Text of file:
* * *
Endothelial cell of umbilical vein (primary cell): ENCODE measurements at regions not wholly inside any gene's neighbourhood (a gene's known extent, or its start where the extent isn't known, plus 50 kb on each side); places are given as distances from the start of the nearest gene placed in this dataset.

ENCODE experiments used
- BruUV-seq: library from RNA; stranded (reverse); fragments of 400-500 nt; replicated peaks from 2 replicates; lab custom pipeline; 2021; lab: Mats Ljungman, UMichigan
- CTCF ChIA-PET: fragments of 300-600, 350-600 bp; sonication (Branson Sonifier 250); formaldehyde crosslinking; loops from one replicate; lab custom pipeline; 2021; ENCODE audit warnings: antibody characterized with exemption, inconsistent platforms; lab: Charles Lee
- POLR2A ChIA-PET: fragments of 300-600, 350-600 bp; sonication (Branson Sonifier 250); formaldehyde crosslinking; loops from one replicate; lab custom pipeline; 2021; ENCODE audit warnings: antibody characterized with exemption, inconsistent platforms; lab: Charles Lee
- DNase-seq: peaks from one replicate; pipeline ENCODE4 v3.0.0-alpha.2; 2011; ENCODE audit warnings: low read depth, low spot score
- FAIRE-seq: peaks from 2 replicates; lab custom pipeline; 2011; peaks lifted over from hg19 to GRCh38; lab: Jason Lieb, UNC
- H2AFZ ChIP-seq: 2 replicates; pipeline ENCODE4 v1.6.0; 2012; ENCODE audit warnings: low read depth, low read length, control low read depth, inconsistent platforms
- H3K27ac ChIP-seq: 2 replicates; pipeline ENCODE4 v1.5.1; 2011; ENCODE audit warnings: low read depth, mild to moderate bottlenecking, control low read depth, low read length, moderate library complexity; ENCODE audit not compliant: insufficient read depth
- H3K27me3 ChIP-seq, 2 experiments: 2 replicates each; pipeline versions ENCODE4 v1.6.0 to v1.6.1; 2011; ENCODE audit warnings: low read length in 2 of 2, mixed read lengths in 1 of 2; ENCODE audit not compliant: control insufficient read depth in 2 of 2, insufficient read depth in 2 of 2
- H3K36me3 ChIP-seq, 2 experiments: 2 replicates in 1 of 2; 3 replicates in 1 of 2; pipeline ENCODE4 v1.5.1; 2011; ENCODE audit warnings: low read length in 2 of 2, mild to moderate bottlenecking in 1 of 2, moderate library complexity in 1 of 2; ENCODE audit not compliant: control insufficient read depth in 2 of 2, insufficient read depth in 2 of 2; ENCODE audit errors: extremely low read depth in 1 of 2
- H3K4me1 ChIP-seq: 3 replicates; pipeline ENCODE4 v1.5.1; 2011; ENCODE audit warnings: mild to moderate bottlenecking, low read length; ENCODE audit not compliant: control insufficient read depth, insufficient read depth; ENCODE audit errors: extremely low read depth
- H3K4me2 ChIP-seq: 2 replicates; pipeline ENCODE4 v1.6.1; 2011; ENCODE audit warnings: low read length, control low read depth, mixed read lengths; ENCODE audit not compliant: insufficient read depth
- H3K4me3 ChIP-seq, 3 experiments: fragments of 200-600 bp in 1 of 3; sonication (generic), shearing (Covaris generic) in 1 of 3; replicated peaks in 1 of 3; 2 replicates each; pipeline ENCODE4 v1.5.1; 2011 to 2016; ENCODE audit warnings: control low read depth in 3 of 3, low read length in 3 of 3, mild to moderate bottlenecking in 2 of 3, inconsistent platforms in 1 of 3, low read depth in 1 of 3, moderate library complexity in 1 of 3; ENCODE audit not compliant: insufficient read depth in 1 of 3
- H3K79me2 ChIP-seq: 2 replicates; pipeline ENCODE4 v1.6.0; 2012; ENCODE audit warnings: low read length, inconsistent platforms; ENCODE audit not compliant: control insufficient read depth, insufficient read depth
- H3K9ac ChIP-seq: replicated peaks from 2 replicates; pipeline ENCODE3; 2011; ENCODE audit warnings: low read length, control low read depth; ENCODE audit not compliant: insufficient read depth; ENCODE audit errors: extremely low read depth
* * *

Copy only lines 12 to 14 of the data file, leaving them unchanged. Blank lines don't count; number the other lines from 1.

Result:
- H3K4me1 ChIP-seq: 3 replicates; pipeline ENCODE4 v1.5.1; 2011; ENCODE audit warnings: mild to moderate bottlenecking, low read length; ENCODE audit not compliant: control insufficient read depth, insufficient read depth; ENCODE audit errors: extremely low read depth
- H3K4me2 ChIP-seq: 2 replicates; pipeline ENCODE4 v1.6.1; 2011; ENCODE audit warnings: low read length, control low read depth, mixed read lengths; ENCODE audit not compliant: insufficient read depth
- H3K4me3 ChIP-seq, 3 experiments: fragments of 200-600 bp in 1 of 3; sonication (generic), shearing (Covaris generic) in 1 of 3; replicated peaks in 1 of 3; 2 replicates each; pipeline ENCODE4 v1.5.1; 2011 to 2016; ENCODE audit warnings: control low read depth in 3 of 3, low read length in 3 of 3, mild to moderate bottlenecking in 2 of 3, inconsistent platforms in 1 of 3, low read depth in 1 of 3, moderate library complexity in 1 of 3; ENCODE audit not compliant: insufficient read depth in 1 of 3